Yehuda Amichai (1924-2000) – posted 11/10/2013
It has been almost a year since I have used this space to highlight any of my favorite poets. I would easily place Yehuda Amichai in that category. He was also probably Israel’s most popular poet and it is easy to see why. He has the accessibility and charm of a Langston Hughes.
Amichai has a kind of everyman down-to-earthness. In his poems, it is like he is speaking to ordinary people in a totally unpretentious and understandable way. He also has a very Jewish bittersweet and melancholy sensibility. He once said that he wrote in order to comfort himself about life, about wars, and about difficulty.
I discovered Amichai reading Tikkun Magazine back in the late 80’s. In its initial issue, I believe, they ran Amichai’s long autobiographical poem, The Travels of Benjamin the Last, of Tudela.
Amichai was born into an Orthodox Jewish family. His family spoke both German and Hebrew. When he was eleven, his family immigrated to Mandate Palestine, a move that turned out to be a life-saver. Mandate Palestine was the entity carved out under British administration from 1920 to 1948. This was before the State of Israel came into existence.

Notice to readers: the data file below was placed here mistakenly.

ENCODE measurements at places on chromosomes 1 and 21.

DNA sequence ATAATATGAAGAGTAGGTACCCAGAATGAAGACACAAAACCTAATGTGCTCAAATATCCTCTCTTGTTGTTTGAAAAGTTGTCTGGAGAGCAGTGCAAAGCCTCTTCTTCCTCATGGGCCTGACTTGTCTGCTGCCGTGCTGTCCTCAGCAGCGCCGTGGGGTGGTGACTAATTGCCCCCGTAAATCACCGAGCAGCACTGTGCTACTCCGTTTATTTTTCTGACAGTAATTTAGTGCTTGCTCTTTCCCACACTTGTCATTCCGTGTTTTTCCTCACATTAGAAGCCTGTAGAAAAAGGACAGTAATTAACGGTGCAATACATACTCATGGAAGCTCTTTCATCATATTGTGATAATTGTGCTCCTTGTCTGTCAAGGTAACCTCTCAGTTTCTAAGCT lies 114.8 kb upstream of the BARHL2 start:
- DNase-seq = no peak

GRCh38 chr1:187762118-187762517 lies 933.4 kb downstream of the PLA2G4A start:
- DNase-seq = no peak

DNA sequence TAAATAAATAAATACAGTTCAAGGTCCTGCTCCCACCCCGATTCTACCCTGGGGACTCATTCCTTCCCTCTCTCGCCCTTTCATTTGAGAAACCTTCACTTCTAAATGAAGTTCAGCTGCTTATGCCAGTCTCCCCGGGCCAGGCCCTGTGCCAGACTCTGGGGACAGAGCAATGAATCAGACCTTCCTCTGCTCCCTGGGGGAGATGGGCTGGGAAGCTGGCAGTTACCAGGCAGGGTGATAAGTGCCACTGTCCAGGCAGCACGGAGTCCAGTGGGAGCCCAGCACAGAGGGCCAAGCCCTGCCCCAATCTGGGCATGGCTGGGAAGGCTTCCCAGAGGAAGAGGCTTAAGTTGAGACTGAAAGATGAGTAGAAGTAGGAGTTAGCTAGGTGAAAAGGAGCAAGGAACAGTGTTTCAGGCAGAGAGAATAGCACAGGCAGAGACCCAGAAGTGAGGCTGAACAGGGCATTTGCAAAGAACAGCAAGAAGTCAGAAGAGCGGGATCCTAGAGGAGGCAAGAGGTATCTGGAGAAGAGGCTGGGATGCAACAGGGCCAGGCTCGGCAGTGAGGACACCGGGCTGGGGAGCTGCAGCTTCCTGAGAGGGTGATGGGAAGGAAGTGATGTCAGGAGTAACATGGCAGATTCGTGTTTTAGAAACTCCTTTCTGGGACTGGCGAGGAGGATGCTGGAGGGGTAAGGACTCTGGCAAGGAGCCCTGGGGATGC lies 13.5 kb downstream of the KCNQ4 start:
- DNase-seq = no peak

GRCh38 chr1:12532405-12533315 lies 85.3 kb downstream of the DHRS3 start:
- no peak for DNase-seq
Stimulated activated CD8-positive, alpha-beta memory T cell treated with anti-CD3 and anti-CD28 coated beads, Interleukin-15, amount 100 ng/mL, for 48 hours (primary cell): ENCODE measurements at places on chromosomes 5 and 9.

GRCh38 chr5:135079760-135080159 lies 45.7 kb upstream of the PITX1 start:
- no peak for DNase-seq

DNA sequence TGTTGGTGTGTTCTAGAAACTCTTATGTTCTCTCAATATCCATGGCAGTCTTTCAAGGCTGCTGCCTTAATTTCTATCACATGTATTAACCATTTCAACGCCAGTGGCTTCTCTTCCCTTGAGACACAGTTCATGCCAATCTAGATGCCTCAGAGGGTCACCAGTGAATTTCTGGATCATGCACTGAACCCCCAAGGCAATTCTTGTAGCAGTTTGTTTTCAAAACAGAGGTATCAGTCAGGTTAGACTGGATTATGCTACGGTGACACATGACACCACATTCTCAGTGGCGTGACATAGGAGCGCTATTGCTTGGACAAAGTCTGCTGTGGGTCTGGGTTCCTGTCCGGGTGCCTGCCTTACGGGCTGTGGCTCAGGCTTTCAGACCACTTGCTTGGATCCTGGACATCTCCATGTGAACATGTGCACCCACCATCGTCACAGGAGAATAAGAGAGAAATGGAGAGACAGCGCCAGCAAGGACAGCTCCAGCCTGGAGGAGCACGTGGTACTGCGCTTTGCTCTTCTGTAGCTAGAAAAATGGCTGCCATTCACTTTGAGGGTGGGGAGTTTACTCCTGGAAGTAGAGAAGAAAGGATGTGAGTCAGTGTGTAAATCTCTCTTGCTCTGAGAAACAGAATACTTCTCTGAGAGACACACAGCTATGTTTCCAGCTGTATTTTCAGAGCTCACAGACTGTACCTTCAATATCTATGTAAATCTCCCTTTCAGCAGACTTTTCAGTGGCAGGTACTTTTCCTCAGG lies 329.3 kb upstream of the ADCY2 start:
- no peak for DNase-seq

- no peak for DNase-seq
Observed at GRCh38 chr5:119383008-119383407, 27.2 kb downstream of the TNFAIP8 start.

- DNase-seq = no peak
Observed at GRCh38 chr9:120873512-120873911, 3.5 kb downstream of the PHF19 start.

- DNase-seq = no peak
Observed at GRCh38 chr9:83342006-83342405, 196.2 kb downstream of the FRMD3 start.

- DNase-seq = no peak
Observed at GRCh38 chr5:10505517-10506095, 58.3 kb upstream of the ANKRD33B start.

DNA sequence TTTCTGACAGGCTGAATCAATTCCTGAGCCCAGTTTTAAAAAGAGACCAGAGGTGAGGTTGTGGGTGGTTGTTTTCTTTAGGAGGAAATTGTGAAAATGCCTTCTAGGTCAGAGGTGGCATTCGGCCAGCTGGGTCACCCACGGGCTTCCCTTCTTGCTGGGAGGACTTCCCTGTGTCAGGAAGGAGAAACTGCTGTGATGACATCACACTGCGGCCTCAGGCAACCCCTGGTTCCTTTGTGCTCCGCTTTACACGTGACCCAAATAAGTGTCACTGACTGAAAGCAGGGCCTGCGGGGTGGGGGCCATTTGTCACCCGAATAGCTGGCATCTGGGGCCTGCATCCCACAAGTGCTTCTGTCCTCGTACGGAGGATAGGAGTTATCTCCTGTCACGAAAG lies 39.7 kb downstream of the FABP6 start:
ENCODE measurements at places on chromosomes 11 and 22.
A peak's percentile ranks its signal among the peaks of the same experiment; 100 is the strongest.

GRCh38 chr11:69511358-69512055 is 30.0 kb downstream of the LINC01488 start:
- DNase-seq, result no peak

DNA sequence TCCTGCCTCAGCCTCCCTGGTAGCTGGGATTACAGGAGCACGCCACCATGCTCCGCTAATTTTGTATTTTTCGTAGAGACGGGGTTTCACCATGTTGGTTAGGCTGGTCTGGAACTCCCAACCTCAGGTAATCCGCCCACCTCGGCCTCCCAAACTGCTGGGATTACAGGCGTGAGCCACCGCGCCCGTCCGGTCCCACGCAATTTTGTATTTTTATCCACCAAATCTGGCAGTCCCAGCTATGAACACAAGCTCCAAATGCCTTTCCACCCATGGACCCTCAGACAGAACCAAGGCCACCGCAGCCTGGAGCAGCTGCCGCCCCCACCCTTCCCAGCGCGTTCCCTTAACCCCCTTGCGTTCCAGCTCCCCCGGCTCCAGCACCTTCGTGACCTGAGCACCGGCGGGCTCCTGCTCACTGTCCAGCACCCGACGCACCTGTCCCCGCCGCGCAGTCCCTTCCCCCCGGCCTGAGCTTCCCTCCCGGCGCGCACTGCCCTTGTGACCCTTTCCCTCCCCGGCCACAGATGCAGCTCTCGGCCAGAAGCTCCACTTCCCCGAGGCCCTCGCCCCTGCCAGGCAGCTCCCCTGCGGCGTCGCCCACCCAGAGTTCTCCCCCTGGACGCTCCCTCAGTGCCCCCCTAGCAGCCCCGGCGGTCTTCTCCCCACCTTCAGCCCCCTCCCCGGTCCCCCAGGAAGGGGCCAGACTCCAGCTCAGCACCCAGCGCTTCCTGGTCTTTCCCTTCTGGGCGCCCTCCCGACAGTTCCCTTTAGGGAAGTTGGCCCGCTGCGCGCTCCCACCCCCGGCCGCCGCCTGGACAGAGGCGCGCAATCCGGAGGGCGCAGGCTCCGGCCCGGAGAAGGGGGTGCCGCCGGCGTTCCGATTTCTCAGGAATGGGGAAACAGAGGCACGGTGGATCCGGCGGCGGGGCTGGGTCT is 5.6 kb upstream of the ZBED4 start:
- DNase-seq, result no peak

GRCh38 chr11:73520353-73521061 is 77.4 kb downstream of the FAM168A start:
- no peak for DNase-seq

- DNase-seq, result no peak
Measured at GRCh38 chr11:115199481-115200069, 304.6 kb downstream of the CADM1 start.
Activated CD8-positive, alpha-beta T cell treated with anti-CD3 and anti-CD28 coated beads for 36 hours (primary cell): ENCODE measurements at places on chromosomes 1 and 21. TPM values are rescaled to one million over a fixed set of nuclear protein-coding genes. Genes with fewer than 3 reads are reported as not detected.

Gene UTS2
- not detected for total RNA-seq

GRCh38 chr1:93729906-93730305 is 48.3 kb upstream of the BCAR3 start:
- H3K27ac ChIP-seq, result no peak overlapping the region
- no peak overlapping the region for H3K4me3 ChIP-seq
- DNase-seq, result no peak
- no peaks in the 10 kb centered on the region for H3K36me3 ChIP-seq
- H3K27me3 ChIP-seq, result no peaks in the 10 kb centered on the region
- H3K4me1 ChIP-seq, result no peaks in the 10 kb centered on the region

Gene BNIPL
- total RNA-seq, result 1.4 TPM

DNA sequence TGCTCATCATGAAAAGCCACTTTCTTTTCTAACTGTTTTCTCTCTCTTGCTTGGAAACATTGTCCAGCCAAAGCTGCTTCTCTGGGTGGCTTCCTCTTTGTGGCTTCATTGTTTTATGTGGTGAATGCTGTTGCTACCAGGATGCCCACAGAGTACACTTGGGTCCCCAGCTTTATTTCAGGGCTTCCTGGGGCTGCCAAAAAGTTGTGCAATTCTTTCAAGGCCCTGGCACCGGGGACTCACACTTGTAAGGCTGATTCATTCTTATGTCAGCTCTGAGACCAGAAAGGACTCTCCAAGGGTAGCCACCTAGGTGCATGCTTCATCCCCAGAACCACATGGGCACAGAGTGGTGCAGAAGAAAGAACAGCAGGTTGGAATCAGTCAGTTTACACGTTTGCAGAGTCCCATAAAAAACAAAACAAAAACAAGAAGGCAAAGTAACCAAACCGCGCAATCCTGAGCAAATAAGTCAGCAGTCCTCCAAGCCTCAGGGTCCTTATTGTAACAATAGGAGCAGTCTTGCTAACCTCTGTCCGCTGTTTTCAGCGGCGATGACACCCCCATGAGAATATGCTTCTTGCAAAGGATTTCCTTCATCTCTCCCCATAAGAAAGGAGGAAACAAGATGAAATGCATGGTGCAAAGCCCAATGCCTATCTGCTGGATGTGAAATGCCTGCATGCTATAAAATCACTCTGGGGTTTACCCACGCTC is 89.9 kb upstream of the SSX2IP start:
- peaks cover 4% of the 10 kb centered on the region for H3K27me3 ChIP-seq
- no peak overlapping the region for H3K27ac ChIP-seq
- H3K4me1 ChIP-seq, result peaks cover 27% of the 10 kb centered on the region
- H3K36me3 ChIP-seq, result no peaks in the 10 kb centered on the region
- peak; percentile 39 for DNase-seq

As a young man, Amichai was a member of the Palmach, the strike force of the Haganah. They were a military force in defense of the Jewish community. Amichai described the Haganah as a very mainstream movement. He was personally very skeptical of ideologies. He was a person of the left though. To quote him: “We were young – socialists, Zionists – and we believed in a new and better world.” He said that the main principle of his military group was to hold back and not retaliate. That was not always a popular position.
Amichai ultimately had quite a bit of military experience. He volunteered and joined the British Army to fight in World War II. He fought in the Negev during Israel’s War of Independence. He later fought in the 1956 Sinai War and the 1973 Yom Kippur War. However, he was not a poet of any military braggadacio. In his poems, he hardly seems a fan of any war. He believed in non-violence but he was not absolutist. He, after all, was living in the era of the Nazis.